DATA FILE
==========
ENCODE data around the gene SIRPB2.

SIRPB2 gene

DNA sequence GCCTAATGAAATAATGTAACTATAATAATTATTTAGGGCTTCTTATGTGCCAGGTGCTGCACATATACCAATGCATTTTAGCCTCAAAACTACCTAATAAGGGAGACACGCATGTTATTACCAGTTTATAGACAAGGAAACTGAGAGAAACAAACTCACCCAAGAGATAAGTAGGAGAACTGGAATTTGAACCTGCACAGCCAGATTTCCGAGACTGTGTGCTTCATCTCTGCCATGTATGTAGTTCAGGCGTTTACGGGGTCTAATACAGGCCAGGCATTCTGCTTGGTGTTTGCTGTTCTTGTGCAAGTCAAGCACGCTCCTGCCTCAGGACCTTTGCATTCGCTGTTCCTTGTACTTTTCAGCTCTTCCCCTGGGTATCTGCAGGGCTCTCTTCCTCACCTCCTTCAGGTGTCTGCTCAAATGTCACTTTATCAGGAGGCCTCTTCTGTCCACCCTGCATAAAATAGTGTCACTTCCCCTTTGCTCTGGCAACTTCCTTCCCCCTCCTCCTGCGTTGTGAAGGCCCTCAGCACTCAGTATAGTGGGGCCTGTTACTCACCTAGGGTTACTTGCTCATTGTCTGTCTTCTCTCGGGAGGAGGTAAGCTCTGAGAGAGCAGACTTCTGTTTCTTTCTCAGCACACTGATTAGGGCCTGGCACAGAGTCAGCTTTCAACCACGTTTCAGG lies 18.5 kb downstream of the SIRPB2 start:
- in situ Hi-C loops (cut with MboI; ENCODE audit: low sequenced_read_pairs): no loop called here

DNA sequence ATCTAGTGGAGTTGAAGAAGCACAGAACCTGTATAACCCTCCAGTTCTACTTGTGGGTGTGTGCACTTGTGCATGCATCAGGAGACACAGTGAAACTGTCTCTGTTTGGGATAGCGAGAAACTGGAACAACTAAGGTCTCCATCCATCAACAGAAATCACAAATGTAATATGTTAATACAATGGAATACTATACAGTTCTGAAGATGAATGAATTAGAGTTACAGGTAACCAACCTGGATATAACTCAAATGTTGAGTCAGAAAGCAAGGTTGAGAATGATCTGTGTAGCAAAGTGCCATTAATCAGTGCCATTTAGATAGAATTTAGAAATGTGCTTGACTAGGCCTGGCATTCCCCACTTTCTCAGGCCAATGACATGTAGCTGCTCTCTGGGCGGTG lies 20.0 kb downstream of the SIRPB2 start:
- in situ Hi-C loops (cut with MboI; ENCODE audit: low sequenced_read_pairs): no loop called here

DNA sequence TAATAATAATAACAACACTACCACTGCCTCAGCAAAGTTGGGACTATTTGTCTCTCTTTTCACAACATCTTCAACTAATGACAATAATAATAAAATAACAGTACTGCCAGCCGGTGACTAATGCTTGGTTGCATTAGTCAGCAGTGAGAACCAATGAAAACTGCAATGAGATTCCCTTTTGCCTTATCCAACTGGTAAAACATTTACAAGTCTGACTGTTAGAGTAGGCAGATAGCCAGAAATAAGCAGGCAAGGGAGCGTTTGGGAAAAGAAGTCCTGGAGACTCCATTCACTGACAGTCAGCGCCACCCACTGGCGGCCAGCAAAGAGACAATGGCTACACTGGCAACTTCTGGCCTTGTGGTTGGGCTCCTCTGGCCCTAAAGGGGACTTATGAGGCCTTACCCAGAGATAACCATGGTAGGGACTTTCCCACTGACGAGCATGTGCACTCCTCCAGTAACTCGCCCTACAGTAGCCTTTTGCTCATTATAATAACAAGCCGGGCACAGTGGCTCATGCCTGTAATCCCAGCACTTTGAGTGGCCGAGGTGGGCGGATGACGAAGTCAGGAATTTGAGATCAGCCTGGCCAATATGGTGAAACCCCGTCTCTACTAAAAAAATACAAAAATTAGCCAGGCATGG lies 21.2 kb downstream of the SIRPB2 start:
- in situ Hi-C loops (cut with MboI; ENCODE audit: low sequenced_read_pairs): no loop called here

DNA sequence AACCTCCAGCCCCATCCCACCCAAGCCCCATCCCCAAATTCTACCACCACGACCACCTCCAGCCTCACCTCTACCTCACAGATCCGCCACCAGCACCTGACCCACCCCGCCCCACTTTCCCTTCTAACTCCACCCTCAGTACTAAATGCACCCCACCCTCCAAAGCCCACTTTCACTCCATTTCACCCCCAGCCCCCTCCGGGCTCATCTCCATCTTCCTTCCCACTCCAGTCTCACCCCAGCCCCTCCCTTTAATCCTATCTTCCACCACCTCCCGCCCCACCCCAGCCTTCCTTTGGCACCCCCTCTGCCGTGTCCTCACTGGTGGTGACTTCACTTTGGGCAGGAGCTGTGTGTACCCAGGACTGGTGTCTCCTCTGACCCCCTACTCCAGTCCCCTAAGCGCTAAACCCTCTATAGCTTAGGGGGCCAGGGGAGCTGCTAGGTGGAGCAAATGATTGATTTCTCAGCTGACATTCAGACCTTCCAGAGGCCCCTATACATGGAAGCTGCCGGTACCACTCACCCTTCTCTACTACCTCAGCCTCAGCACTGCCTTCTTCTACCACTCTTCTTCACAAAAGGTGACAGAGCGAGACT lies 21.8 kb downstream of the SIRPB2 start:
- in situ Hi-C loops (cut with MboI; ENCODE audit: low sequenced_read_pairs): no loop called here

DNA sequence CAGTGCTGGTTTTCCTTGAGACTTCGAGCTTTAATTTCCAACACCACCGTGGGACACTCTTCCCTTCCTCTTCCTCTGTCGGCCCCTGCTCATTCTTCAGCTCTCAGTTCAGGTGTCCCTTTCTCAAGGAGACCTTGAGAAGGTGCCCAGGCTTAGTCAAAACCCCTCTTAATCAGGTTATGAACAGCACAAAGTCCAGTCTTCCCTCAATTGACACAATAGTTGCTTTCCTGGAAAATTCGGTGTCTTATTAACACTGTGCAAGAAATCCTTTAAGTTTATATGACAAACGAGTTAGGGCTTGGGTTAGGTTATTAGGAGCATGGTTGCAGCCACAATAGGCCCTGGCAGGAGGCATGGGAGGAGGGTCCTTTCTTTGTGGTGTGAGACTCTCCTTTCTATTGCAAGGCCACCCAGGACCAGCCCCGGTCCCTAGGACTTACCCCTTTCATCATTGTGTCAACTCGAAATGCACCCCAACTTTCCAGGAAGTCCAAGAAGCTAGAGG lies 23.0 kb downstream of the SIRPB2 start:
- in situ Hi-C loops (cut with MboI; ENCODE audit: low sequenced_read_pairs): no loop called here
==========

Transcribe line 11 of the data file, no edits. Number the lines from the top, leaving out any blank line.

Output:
DNA sequence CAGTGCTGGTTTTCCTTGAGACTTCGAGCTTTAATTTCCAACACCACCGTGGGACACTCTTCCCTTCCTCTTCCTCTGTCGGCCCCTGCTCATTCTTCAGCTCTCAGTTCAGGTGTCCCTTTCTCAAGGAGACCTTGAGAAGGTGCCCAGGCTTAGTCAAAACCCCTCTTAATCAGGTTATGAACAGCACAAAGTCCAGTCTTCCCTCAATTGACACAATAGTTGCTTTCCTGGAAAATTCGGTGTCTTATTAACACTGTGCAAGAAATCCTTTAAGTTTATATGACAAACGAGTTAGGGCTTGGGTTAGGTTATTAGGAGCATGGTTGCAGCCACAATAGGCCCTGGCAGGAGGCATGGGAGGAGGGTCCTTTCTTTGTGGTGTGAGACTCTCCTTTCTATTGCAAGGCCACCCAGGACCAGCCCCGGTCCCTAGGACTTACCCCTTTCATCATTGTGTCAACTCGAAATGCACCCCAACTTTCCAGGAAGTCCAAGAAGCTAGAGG lies 23.0 kb downstream of the SIRPB2 start: